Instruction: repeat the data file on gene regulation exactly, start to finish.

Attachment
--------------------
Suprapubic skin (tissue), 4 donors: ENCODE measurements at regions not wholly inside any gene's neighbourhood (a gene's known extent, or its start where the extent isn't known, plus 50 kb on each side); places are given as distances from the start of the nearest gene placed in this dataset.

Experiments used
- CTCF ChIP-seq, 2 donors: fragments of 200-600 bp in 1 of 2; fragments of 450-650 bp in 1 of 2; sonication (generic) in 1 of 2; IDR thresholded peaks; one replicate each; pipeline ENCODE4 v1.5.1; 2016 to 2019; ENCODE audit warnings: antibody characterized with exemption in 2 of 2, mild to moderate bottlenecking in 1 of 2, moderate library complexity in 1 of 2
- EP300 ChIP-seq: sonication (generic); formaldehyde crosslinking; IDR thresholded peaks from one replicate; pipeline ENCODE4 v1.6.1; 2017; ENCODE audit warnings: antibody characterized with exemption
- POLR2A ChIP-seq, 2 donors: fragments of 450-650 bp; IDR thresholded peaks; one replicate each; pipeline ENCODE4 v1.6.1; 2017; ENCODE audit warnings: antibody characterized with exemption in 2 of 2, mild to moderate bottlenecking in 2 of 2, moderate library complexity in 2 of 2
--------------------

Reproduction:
Suprapubic skin (tissue), 4 donors: ENCODE measurements at regions not wholly inside any gene's neighbourhood (a gene's known extent, or its start where the extent isn't known, plus 50 kb on each side); places are given as distances from the start of the nearest gene placed in this dataset.

Experiments used
- CTCF ChIP-seq, 2 donors: fragments of 200-600 bp in 1 of 2; fragments of 450-650 bp in 1 of 2; sonication (generic) in 1 of 2; IDR thresholded peaks; one replicate each; pipeline ENCODE4 v1.5.1; 2016 to 2019; ENCODE audit warnings: antibody characterized with exemption in 2 of 2, mild to moderate bottlenecking in 1 of 2, moderate library complexity in 1 of 2
- EP300 ChIP-seq: sonication (generic); formaldehyde crosslinking; IDR thresholded peaks from one replicate; pipeline ENCODE4 v1.6.1; 2017; ENCODE audit warnings: antibody characterized with exemption
- POLR2A ChIP-seq, 2 donors: fragments of 450-650 bp; IDR thresholded peaks; one replicate each; pipeline ENCODE4 v1.6.1; 2017; ENCODE audit warnings: antibody characterized with exemption in 2 of 2, mild to moderate bottlenecking in 2 of 2, moderate library complexity in 2 of 2